The August Complex Fire started when a series of dramatic lightning strikes caused several small fires that were increased by strong winds. The small fires joined together to form the gigafire that is still burning today, lightning strikes were followed by intense heat waves and high winds ushered in dry winds. That combination allowed some fires to double overnight.
California's first gigafire is actually not the first one the world has seen this year. In January, Australia's saw a gigafire when lightning strikes caused a series of fires that, like the August Complex Fire, morphed into one in on the border of Victoria and New South Wales. That fire covered nearly 1.5 million acres. Historically, the U.S. has seen several gigafires, too. The most recent was the Taylor Complex Fire in Alaska in 2004, which covered roughly 1.3 million acres. In 1988, the Yellowstone Fire in Montana and Idaho burned over 1.5 million acres. Experts say the increased frequency and intensity of the fires will be the new normal in the West as the climate crisis intensifies. According to an analysis by Climate Central, the increased heat coupled with prolonged drought have made today's wildfire seasons three months longer than it was in the 70s, wildfires are three times more common and the amount of land burned every year has increased by 500%.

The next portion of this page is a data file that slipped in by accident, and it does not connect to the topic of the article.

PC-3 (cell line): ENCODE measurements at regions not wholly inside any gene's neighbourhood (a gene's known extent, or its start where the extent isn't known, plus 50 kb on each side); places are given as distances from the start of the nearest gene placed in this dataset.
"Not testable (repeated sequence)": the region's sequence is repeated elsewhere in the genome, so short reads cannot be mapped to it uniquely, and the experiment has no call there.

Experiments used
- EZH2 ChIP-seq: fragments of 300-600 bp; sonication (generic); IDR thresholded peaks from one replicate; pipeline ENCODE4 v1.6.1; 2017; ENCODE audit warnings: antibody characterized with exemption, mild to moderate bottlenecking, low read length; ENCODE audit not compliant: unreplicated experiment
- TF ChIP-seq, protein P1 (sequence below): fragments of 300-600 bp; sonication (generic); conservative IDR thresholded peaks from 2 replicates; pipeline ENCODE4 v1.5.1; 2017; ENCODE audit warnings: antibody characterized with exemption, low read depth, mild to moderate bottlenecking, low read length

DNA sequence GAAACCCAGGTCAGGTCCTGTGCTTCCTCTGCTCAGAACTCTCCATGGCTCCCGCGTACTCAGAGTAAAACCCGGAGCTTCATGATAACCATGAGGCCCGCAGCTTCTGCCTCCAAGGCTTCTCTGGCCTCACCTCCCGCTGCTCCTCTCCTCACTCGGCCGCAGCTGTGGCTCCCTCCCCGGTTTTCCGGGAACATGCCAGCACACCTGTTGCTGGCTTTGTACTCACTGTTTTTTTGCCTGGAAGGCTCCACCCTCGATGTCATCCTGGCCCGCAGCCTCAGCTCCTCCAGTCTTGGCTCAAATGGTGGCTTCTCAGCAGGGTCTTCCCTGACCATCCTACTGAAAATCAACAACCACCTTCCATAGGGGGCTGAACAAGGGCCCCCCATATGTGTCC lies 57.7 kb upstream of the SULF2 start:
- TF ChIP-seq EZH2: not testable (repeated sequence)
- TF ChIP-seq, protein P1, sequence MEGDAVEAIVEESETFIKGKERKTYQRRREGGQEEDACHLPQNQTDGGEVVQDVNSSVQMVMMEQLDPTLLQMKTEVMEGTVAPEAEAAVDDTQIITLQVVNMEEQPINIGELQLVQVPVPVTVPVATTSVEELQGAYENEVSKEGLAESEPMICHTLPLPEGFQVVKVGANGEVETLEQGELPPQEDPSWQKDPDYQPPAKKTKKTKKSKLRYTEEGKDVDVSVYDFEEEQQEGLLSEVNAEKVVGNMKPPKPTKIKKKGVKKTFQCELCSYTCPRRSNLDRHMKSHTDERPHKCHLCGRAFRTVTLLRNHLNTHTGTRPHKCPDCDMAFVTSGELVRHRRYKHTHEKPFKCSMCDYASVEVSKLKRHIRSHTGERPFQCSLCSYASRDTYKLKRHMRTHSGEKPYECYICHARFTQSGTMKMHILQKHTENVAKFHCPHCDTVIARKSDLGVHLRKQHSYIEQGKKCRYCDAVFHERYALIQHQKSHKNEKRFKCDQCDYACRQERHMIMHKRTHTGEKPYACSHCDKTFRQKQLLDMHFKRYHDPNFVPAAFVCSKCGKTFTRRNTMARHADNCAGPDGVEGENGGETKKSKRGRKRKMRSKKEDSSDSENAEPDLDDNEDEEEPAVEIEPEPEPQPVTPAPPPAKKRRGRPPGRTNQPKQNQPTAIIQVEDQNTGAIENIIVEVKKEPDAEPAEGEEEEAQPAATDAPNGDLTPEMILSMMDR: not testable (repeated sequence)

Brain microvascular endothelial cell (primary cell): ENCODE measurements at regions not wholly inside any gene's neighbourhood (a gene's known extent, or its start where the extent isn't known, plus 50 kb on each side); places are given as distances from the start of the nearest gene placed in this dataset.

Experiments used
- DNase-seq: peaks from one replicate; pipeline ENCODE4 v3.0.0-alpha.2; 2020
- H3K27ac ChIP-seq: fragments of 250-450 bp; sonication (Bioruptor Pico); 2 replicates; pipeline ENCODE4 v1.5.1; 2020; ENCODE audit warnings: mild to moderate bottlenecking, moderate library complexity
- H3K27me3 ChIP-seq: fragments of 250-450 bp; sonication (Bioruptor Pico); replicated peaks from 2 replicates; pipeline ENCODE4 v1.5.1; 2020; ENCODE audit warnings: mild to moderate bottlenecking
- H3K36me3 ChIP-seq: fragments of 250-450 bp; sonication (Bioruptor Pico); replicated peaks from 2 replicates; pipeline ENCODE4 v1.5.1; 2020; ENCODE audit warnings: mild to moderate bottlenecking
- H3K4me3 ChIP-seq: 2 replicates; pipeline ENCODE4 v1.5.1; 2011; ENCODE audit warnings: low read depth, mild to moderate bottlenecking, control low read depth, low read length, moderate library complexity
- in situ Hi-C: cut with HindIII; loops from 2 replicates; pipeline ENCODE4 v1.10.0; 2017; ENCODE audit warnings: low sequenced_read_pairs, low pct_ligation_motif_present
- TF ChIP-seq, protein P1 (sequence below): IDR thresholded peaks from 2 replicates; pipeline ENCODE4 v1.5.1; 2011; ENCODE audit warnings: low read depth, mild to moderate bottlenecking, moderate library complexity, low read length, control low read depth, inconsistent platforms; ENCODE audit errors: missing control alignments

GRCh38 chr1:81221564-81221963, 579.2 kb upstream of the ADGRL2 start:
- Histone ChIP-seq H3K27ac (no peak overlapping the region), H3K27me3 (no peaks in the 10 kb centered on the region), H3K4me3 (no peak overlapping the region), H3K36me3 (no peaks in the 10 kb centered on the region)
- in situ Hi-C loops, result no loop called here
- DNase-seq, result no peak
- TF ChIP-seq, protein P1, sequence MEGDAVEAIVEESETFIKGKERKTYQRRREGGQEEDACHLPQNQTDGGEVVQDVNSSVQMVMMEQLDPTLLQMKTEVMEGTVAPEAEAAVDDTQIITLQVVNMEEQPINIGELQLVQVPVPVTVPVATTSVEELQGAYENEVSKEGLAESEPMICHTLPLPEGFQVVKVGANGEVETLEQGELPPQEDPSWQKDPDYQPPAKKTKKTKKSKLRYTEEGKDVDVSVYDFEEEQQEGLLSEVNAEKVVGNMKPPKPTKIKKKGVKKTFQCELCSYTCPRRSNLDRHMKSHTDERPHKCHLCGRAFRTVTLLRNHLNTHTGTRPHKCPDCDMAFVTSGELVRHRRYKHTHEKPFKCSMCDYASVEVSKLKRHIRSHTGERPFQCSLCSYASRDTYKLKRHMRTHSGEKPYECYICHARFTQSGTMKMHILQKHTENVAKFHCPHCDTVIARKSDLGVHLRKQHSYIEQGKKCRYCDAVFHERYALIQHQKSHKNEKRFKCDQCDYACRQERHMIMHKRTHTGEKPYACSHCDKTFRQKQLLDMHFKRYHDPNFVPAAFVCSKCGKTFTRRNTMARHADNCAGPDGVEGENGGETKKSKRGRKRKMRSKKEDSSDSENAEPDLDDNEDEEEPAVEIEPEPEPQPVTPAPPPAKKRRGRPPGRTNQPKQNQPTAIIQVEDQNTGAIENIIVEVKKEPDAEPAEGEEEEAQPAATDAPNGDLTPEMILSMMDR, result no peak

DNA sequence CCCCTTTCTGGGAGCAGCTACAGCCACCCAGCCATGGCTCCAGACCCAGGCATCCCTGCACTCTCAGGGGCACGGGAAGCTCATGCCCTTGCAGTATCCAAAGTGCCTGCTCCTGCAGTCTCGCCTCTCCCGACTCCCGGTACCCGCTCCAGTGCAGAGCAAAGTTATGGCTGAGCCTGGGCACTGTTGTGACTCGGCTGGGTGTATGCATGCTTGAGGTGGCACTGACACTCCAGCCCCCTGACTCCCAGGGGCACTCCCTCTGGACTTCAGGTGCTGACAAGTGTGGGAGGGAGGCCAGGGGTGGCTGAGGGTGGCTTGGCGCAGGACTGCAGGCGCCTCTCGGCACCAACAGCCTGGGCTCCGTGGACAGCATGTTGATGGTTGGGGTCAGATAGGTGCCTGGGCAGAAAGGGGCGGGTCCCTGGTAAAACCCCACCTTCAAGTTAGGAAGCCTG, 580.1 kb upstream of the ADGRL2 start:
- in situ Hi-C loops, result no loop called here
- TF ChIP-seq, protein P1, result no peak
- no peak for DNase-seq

The good news for Northern California in the immediate future is that temperatures are supposed to drop 15 degrees Fahrenheit at the end of the week and rain will move in to help the firefighting efforts. (source: ecowatch.com)
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